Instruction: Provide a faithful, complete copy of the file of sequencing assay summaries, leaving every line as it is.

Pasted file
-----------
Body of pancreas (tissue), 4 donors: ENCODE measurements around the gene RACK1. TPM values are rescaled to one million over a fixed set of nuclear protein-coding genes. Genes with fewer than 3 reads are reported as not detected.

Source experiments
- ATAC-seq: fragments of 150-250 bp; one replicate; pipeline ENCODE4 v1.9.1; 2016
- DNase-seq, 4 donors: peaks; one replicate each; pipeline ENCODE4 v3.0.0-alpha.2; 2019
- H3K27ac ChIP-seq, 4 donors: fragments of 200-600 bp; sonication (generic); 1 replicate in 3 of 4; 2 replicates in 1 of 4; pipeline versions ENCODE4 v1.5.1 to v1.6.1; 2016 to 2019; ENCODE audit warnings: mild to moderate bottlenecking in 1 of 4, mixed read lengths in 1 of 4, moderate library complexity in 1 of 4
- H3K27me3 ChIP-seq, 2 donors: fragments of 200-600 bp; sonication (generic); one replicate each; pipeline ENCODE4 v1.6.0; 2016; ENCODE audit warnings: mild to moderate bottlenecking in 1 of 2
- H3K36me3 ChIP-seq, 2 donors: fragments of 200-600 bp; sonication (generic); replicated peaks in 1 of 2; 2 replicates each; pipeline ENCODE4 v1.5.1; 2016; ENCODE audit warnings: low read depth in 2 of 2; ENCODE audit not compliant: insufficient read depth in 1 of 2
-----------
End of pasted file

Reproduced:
Body of pancreas (tissue), 4 donors: ENCODE measurements around the gene RACK1. TPM values are rescaled to one million over a fixed set of nuclear protein-coding genes. Genes with fewer than 3 reads are reported as not detected.

Source experiments
- ATAC-seq: fragments of 150-250 bp; one replicate; pipeline ENCODE4 v1.9.1; 2016
- DNase-seq, 4 donors: peaks; one replicate each; pipeline ENCODE4 v3.0.0-alpha.2; 2019
- H3K27ac ChIP-seq, 4 donors: fragments of 200-600 bp; sonication (generic); 1 replicate in 3 of 4; 2 replicates in 1 of 4; pipeline versions ENCODE4 v1.5.1 to v1.6.1; 2016 to 2019; ENCODE audit warnings: mild to moderate bottlenecking in 1 of 4, mixed read lengths in 1 of 4, moderate library complexity in 1 of 4
- H3K27me3 ChIP-seq, 2 donors: fragments of 200-600 bp; sonication (generic); one replicate each; pipeline ENCODE4 v1.6.0; 2016; ENCODE audit warnings: mild to moderate bottlenecking in 1 of 2
- H3K36me3 ChIP-seq, 2 donors: fragments of 200-600 bp; sonication (generic); replicated peaks in 1 of 2; 2 replicates each; pipeline ENCODE4 v1.5.1; 2016; ENCODE audit warnings: low read depth in 2 of 2; ENCODE audit not compliant: insufficient read depth in 1 of 2